Thursday 27 November 2008

The Boring Bits

Pick up any cake recipe and it will tell you to prepare the cake tin before you start measuring or mixing ingredients. You wonder why until you’ve ignored the instructions a few times and realise how annoying it is to arrive at the time when you pour the cake mixture into the tin and it isn’t there. Then you have to mess around with cake tins, greaseproof paper and scissors when your hands are covered with flour and fruit and other odd bits.

It’s the same with herbs. You’ve gather large amounts of various herbs and you need glass jars to put them in so each herb has its own jar in which to macerate and you realise that there aren’t any empty jars around. Or you’ve made a wonderful syrup and you need more than one bottle to store it in.

Several times this year, when I’ve scheduled a particular amount of time to sort out herbs or tinctures or dried herbs, I’ve had to spend the first hour finding jars, washing them and then scrubbing off the label. This process can make me very frustrated! However, if you can approach the washing and de-labelling task without gnashing your teeth, you do end up with a load of sparkling glass with their attendant lids ready for their next appointment with a herb or its extraction.

Do be careful if you’re washing jars and lids which have contained strong smelling items like Branston pickle or mango chutney. Make sure you wash both items until the smell is removed. Sometimes a single hand wash is not enough. You don’t want your herbal product tainted with curry or something similar!

It is best to take the label off before you put a jar or bottle inside the dishwasher, if you use one, because the washing process will only remove part of the label, which then gets lodged in the filter and bakes the rest more firmly onto the glass. If you are methodical, you can put each jar in a series of hot water baths (plastic jugs are good).

Most glues will dissolve or start to dissolve after 30 minutes or so. At this point the label will either peel away completely or you can rub gently with a wire saucepan scrubber and some washing up liquid until the glue is completely removed.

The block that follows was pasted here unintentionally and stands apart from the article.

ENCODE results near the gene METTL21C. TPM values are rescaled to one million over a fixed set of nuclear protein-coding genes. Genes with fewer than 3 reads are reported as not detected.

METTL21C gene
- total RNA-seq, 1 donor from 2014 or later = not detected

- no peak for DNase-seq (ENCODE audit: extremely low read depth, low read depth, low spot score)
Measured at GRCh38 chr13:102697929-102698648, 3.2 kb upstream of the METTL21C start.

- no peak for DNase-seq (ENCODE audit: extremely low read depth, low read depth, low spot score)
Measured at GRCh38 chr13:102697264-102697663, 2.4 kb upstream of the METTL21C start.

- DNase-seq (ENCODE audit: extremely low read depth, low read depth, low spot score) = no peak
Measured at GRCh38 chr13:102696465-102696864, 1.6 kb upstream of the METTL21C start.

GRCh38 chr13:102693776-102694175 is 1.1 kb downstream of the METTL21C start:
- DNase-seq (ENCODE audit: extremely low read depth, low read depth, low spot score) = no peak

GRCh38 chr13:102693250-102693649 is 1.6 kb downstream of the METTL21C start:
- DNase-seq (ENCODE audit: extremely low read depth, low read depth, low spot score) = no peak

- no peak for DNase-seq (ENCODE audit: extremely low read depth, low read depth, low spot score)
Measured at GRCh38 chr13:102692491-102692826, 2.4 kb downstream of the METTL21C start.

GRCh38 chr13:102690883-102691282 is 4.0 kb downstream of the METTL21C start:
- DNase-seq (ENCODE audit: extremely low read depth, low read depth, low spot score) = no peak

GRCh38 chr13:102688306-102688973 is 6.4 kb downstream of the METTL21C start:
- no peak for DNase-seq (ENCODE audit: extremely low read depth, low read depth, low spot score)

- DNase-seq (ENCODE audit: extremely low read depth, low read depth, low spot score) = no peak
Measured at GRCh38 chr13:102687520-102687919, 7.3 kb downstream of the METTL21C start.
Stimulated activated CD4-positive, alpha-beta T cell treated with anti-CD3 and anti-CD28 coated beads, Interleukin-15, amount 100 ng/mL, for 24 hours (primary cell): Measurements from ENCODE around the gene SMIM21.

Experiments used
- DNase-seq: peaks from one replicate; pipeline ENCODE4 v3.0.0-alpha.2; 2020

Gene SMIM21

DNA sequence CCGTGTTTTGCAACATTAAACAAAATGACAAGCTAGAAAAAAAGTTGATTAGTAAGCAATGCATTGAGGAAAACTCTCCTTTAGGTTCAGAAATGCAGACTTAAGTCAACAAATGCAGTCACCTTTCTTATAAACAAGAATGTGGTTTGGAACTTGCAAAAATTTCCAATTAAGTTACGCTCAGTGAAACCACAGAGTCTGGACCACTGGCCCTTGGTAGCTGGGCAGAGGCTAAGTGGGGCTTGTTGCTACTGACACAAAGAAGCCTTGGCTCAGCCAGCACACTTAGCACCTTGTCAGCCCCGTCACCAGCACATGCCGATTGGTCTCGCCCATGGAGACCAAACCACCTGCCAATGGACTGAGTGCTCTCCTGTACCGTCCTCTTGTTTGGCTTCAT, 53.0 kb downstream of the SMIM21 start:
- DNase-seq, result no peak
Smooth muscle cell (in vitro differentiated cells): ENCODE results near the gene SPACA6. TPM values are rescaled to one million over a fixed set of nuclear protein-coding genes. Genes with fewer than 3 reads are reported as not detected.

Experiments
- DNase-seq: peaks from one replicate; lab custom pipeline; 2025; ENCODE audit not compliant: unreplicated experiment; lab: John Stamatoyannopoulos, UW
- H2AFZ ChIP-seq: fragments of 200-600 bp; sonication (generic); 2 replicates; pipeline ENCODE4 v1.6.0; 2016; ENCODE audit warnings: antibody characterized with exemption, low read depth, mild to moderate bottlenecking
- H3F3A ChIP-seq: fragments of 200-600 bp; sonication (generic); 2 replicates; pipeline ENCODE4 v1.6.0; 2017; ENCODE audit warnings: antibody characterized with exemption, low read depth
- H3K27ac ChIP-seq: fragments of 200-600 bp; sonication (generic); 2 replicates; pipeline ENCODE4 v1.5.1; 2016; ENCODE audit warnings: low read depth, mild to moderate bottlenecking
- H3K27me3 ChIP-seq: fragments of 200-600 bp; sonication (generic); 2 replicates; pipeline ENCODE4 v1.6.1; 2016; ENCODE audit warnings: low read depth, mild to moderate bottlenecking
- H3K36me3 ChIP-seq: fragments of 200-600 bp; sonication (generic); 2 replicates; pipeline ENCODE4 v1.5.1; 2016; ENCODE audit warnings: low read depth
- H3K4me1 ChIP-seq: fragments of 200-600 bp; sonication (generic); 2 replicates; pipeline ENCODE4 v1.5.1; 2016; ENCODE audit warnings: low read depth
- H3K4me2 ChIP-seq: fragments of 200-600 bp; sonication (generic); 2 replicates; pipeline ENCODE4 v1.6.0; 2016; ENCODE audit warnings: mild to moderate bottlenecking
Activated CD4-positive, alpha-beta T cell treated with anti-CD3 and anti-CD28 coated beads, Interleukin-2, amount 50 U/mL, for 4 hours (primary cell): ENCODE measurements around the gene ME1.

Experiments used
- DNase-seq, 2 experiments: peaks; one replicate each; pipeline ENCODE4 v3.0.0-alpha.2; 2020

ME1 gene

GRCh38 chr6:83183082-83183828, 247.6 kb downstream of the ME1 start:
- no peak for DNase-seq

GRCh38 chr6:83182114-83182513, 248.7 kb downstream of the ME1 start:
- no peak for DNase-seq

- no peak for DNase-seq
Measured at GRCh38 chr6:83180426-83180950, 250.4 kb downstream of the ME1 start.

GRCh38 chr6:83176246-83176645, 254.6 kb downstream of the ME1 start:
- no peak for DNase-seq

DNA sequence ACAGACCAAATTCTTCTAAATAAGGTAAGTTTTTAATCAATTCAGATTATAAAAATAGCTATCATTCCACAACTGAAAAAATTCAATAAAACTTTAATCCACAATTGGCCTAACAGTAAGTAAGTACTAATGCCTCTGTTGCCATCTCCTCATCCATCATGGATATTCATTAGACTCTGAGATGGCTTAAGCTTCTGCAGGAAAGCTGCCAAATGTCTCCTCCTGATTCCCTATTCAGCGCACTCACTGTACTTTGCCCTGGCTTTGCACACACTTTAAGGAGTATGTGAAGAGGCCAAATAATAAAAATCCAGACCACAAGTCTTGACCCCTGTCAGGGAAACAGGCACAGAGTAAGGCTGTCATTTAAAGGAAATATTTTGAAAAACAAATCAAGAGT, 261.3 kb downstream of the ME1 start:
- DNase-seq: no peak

Sometimes you need to score the paper to allow the hot water to reach the glue. Some modern glues are vicious and won’t dissolve no matter how long you leave them. These will respond to brute force and washing up liquid, but you have to rub away like crazy until all the patches of glue are removed, otherwise you are left with sticky globules which are not aesthetically pleasing!

If a jar has a label both back and front, both need to be removed, otherwise you can fall into the “Can you bring me the mustard, it’s in the coffee jar” trap.

I once had to snatch a jar of St John’s wort oil from an unsuspecting workshop participant who was about to pour it into her herb tea. The oil was in a honey jar and I hadn’t removed the honey label! We all laughed about it at the time, but it would have been dreadful if she had poured it into her tea and then drank it!

The moral of the story is: you might know exactly what is in every jar or bottle, but unless you live in total isolation, you need to ensure there are ways for other people who may come in contact with those items to be sure what they are handling is really what it says on the label.

Everyone has their favourite jar or bottle in which to store a particular item. I tend to use 1lb or 2lb clear glass jars for my dried herbs, covering the most fragile herbs with brown paper bags to exclude light. Tinctures I am trying to ensure go into green or brown glass jars. Oils go into clear glass jars, as do vinegars. I love putting syrups into salad dressing or oil bottles or the 'one glass' wine bottles. Somehow it makes them look more official that way.

Where do you get all these glass jars and bottles from? I hear you ask. Most of them have been household items I’ve kept after using – large and small honeys jars, sauce jars etc. Every time we go and stay at a hotel which provides jams and marmalade in individual glass jars, I make a point of asking for any spares.

The last time we stayed at a hotel in Cheltenham during the February Folk Festival, I came back with 16 little jars which I’ve only just got around to cleaning out and washing. Now I feel secure in having sufficient jars to use for salves – mostly for workshops, but some to give away to family and friends when needed. Pickled mussel jars from the chippie are another great source of beautiful glassware in which to display larger amounts of salve.

Just occasionally I will buy glass items which are specific to requirements, but only if I can’t obtain them through any other form of recycling. A recent purchase was dropper bottles. They were handy to carry around during my recent cold and it didn’t look too strange dosing myself with a dropperful of elixir every half hour. I could have done it with a teaspoon, but the dose is more accurate and when you’re ill, you want to make things as easy as possible!

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